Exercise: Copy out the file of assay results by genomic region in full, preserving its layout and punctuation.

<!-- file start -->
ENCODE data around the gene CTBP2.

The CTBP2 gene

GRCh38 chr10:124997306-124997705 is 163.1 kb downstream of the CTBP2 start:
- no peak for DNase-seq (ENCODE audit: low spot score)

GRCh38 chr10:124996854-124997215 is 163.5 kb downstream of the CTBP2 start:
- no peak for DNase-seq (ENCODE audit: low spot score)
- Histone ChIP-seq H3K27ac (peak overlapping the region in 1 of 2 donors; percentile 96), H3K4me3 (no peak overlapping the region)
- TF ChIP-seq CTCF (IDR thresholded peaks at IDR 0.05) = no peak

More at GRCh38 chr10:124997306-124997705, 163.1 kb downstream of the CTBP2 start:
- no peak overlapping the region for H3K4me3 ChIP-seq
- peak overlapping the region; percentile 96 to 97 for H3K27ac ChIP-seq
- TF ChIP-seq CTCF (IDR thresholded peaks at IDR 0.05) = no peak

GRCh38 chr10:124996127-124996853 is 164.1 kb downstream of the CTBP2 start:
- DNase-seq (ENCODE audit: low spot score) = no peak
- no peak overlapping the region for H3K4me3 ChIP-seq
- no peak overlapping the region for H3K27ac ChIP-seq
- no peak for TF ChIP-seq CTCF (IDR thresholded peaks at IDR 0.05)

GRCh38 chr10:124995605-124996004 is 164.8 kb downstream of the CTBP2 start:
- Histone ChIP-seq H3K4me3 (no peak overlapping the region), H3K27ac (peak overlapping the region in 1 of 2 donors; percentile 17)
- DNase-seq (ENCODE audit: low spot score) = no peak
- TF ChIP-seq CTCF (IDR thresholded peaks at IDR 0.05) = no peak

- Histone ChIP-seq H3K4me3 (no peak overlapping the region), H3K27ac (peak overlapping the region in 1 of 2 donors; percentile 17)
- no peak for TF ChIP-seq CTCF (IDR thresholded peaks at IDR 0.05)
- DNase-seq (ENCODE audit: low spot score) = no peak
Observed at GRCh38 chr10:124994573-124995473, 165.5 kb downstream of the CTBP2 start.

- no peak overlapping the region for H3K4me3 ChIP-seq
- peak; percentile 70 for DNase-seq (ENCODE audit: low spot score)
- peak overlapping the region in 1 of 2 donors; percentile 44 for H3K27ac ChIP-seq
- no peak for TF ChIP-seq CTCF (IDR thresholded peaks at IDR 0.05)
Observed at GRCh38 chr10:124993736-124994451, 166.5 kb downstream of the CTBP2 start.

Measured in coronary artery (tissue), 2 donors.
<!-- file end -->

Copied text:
ENCODE data around the gene CTBP2.

The CTBP2 gene

GRCh38 chr10:124997306-124997705 is 163.1 kb downstream of the CTBP2 start:
- no peak for DNase-seq (ENCODE audit: low spot score)

GRCh38 chr10:124996854-124997215 is 163.5 kb downstream of the CTBP2 start:
- no peak for DNase-seq (ENCODE audit: low spot score)
- Histone ChIP-seq H3K27ac (peak overlapping the region in 1 of 2 donors; percentile 96), H3K4me3 (no peak overlapping the region)
- TF ChIP-seq CTCF (IDR thresholded peaks at IDR 0.05) = no peak

More at GRCh38 chr10:124997306-124997705, 163.1 kb downstream of the CTBP2 start:
- no peak overlapping the region for H3K4me3 ChIP-seq
- peak overlapping the region; percentile 96 to 97 for H3K27ac ChIP-seq
- TF ChIP-seq CTCF (IDR thresholded peaks at IDR 0.05) = no peak

GRCh38 chr10:124996127-124996853 is 164.1 kb downstream of the CTBP2 start:
- DNase-seq (ENCODE audit: low spot score) = no peak
- no peak overlapping the region for H3K4me3 ChIP-seq
- no peak overlapping the region for H3K27ac ChIP-seq
- no peak for TF ChIP-seq CTCF (IDR thresholded peaks at IDR 0.05)

GRCh38 chr10:124995605-124996004 is 164.8 kb downstream of the CTBP2 start:
- Histone ChIP-seq H3K4me3 (no peak overlapping the region), H3K27ac (peak overlapping the region in 1 of 2 donors; percentile 17)
- DNase-seq (ENCODE audit: low spot score) = no peak
- TF ChIP-seq CTCF (IDR thresholded peaks at IDR 0.05) = no peak

- Histone ChIP-seq H3K4me3 (no peak overlapping the region), H3K27ac (peak overlapping the region in 1 of 2 donors; percentile 17)
- no peak for TF ChIP-seq CTCF (IDR thresholded peaks at IDR 0.05)
- DNase-seq (ENCODE audit: low spot score) = no peak
Observed at GRCh38 chr10:124994573-124995473, 165.5 kb downstream of the CTBP2 start.

- no peak overlapping the region for H3K4me3 ChIP-seq
- peak; percentile 70 for DNase-seq (ENCODE audit: low spot score)
- peak overlapping the region in 1 of 2 donors; percentile 44 for H3K27ac ChIP-seq
- no peak for TF ChIP-seq CTCF (IDR thresholded peaks at IDR 0.05)
Observed at GRCh38 chr10:124993736-124994451, 166.5 kb downstream of the CTBP2 start.

Measured in coronary artery (tissue), 2 donors.